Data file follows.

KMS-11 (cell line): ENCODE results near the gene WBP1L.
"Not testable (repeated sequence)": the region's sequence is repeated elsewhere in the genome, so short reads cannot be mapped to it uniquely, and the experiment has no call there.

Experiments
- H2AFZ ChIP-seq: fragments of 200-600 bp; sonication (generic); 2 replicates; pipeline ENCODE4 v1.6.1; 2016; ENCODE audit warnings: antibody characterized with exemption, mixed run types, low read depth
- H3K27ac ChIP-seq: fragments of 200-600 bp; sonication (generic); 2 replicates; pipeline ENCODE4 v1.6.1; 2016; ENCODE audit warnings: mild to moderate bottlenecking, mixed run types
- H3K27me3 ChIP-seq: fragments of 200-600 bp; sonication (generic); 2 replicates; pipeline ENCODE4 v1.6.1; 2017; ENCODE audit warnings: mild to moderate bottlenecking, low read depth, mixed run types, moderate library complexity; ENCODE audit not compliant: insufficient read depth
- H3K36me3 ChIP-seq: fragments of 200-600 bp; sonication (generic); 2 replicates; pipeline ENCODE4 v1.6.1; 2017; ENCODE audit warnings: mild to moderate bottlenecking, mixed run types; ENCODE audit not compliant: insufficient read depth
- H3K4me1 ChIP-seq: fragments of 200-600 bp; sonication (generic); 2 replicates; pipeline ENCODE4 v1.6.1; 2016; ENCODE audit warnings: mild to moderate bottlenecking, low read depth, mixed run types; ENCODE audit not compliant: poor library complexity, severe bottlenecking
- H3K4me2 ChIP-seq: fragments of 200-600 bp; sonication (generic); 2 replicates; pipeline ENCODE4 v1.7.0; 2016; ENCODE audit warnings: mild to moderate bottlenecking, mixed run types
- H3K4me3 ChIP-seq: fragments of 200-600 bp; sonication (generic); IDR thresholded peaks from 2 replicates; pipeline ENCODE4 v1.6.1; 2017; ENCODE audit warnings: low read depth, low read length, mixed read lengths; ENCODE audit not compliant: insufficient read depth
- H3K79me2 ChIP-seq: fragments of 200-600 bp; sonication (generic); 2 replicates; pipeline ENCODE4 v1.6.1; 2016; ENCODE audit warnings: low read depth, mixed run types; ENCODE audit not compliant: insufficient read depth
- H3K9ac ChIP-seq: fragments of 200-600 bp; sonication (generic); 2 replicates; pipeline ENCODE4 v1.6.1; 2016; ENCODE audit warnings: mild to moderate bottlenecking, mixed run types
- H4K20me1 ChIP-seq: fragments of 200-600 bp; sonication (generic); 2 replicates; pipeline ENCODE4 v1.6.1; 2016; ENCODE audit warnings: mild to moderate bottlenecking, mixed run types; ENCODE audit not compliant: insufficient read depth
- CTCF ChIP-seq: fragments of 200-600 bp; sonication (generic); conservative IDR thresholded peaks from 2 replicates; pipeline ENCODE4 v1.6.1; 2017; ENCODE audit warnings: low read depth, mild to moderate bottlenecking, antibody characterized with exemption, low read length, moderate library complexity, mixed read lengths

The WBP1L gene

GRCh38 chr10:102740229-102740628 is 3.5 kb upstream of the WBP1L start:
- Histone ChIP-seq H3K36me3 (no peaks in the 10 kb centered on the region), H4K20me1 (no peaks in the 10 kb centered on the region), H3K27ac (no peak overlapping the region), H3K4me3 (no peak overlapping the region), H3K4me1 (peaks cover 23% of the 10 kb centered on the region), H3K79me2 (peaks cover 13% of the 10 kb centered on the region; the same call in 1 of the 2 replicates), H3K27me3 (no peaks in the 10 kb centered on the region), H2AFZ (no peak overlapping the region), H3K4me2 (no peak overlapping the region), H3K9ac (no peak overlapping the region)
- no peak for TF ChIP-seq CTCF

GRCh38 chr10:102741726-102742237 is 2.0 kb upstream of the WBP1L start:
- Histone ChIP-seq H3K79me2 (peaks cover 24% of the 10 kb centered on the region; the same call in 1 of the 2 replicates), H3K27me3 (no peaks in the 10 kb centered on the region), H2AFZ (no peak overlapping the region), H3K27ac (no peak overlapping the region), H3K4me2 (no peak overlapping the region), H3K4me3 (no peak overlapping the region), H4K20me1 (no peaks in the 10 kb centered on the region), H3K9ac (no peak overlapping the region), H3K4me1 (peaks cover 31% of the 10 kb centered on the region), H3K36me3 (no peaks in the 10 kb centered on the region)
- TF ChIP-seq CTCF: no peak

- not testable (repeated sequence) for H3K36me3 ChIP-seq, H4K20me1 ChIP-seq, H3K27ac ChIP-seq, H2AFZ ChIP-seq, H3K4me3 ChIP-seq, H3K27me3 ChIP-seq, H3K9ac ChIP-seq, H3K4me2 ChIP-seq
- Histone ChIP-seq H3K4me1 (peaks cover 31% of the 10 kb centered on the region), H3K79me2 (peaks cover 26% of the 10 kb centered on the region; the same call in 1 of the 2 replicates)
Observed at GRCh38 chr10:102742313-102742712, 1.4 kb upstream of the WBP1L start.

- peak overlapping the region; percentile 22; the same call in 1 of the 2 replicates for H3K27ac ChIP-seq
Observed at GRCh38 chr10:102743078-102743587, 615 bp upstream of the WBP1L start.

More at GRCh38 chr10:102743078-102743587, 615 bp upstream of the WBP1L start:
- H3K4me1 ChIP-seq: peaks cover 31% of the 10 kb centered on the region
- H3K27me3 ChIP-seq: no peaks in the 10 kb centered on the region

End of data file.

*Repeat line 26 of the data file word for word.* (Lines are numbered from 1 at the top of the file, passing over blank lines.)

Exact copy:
Observed at GRCh38 chr10:102743078-102743587, 615 bp upstream of the WBP1L start.